You CAN Shop For Happiness...But The Purchases Aren't "Stuff"


Photo via Elsie esq. via Flickr CC

You can't buy happiness. Or can you? One new study shows that you actually can - but it doesn't come in the form of things. It comes in the form of buying experiences. It's not necessarily news - we already know that happier societies than the US exist, and they're societies that put far less emphasis on owning stuff. The latest study by Thomas Gilovich, Cornell University professor of psychology and Travis J. Carter, Cornell Ph.D. '10 points a shining light on how dematerialization can, and does, make us happier people. We just need to shift where we spend our money (if we need to spend it at all...).Physorg reports that the latest study confirms what we already know at heart - buying things doesn't make you happier. But buying experiences does. So if you're shopping for happiness, the key is to purchase a massage, a trip to the museum, a two-night stay at a bed and breakfast as a way to unplug for awhile.

Why? It comes down to the paradox of choice, as it turns out.

We found that participants were less satisfied with their material purchases because they were more likely to ruminate about unchosen options (Study 1); that participants tended to maximize when selecting material goods and satisfice when selecting experiences (Study 2); that participants examined unchosen material purchases more than unchosen experiential purchases (Study 3); and that, relative to experiences, participants' satisfaction with their material possessions was undermined more by comparisons to other available options (Studies 4 and 5A), to the same option at a different price (Studies 5B and 6), and to the purchases of other individuals (Study 5C). Our results suggest that experiential purchase decisions are easier to make and more conducive to well-being.

So, thanks to selective memory, buying experiences actually means getting greater satisfaction out of a purchase as time goes on out - it's simply harder to be upset that a newer version, or cheaper version, of what we just bought came out the week after we bought something. There is no "new version" of a massage or a trip to the theater - or if there is, you don't regret the experience you just had, you simply look forward to the next one.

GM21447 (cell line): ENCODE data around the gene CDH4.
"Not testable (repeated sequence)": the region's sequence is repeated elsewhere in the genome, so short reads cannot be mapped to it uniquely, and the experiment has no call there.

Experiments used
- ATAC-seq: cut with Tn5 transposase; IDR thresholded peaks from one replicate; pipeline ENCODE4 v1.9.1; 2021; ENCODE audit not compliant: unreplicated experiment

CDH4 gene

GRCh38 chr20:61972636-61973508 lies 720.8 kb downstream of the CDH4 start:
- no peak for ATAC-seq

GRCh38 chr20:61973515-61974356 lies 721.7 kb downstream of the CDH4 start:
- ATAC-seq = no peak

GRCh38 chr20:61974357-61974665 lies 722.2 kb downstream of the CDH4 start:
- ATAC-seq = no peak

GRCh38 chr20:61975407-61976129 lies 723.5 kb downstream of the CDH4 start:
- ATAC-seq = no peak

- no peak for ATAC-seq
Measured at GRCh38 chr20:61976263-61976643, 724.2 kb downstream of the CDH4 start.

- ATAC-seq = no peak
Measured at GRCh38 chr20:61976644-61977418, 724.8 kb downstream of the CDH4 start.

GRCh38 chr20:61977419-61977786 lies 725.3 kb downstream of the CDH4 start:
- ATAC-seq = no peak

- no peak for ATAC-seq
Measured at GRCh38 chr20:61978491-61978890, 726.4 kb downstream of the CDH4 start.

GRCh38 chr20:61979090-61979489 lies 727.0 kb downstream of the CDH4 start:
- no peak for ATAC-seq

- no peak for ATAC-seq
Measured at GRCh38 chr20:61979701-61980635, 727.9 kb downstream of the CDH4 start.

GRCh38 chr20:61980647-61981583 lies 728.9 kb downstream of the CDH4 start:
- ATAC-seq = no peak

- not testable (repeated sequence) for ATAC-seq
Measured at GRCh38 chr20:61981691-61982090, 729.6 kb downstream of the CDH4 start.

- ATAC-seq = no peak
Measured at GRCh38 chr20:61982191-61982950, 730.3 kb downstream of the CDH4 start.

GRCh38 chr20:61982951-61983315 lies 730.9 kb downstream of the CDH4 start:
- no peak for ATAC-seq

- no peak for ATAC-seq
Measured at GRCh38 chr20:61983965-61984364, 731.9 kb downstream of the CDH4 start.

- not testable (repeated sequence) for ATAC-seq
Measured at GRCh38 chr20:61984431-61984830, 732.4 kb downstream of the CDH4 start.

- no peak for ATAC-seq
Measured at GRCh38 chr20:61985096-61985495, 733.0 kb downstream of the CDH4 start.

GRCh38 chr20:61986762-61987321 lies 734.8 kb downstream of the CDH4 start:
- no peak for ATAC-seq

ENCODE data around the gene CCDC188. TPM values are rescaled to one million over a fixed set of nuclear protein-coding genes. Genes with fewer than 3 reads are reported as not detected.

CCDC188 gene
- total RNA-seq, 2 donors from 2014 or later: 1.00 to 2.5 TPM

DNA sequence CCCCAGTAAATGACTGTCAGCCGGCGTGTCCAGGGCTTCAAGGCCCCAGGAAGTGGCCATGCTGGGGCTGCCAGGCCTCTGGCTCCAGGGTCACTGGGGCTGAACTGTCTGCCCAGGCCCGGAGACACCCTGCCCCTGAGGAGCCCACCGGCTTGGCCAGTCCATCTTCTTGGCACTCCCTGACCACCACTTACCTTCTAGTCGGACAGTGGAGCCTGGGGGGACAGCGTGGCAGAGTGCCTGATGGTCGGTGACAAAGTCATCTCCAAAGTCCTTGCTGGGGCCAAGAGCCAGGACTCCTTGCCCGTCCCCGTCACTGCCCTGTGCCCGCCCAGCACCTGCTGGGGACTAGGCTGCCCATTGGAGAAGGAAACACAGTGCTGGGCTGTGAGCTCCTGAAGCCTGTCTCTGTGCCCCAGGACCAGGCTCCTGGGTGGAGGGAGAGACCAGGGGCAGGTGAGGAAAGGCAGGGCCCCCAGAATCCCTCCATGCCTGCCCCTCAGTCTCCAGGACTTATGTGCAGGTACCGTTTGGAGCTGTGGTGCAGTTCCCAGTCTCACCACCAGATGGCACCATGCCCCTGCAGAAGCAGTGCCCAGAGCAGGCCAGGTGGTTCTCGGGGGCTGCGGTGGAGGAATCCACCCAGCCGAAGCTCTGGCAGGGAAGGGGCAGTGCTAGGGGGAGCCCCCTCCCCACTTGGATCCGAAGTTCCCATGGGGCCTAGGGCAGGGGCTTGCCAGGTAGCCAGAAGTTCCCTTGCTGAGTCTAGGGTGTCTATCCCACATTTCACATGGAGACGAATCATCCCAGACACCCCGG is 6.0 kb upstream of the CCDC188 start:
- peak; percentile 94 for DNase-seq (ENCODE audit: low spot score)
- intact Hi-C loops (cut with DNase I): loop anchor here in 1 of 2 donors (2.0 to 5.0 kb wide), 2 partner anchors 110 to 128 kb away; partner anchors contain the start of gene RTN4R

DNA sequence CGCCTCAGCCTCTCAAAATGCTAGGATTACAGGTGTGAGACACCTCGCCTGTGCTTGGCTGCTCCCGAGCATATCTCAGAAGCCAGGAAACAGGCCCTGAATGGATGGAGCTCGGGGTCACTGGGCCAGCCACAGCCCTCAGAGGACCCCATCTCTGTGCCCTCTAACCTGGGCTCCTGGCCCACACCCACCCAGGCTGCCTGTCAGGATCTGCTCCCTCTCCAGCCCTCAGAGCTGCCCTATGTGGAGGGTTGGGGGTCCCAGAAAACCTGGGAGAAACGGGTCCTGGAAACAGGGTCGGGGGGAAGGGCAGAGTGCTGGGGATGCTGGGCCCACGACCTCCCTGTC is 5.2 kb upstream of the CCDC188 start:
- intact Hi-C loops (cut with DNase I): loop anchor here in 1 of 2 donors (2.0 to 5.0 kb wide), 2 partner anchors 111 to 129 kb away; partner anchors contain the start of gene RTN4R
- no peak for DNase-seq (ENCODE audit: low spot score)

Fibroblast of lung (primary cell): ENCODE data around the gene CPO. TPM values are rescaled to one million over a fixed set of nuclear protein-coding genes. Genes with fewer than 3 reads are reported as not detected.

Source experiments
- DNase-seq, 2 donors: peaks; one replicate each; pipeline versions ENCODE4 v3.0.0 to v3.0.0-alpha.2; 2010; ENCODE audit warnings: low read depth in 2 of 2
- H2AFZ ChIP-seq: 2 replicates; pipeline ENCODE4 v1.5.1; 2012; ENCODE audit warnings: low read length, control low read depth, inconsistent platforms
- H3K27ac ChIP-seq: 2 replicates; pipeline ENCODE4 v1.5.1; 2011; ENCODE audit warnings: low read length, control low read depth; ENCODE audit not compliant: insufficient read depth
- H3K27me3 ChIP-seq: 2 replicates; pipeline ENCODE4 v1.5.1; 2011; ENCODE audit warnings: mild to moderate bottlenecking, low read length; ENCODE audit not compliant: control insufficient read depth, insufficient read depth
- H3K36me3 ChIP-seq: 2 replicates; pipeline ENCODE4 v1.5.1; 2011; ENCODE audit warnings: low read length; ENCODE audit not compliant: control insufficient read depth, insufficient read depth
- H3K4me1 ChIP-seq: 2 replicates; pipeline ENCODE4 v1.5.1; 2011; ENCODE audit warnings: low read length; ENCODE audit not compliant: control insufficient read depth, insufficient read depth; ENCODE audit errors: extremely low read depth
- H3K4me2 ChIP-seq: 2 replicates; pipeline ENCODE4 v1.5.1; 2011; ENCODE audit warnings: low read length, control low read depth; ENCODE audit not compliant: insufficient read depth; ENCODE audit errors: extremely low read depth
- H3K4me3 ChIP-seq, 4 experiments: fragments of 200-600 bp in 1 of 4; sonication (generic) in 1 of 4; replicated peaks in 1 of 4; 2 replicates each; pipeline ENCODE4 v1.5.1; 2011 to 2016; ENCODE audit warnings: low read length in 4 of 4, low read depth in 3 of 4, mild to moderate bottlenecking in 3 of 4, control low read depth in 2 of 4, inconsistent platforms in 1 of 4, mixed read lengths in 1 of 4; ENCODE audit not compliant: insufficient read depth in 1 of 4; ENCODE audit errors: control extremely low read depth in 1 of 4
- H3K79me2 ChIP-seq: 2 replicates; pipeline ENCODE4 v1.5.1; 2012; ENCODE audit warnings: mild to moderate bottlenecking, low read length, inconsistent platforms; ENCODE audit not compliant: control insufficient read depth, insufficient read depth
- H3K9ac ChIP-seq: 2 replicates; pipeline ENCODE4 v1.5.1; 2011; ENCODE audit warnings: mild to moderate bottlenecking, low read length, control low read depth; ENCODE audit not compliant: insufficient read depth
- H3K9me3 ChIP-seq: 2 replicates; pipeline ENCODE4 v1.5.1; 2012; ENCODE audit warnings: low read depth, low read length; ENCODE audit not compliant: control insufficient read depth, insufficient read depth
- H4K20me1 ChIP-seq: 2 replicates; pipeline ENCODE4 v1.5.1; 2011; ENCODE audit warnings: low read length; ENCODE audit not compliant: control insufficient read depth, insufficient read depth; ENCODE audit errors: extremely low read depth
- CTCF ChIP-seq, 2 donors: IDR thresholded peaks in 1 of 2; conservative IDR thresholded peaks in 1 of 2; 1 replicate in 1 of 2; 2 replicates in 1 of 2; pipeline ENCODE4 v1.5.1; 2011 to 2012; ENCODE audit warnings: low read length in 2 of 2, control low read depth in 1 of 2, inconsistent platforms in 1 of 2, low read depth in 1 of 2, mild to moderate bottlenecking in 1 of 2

It adds up to a perfect reason to quit buying stuff. Period. So if you're a shopaholic who can't seem to adjust to the Less-Is-More imperative of the green movement, just shift your spending habits. Likely, this will also lead you to investing more in your local community, since attending events and experiences is a fairly local thing. Of course, shifting towards experiences rather than stuff can also mean leaving money out of the equation altogether - it doesn't take money to go walk in the park on a gorgeous day or attend a parade.

There are two fabulous TED talks that correspond with this. One is Dan Gilbert asks, Why are we happy? which delves into happiness when it comes to choosing the "best" of a selection of items. The other is Barry Schwartz: The paradox of choice which talks about how much less happy we are the more choices we have, and how there is a limit to how much selection we actually want.

More on Consumerism
If Consumerism is Destroying the Planet How Can I Opt Out?
Cult of Consumerism at Root of Planet's Environmental Degradation & Destruction
ETech 2009: Ending Obsolescence with a Post-Consumerist Economy (Video)

Tags: Conspicuous Consumption | Consumerism | Shopping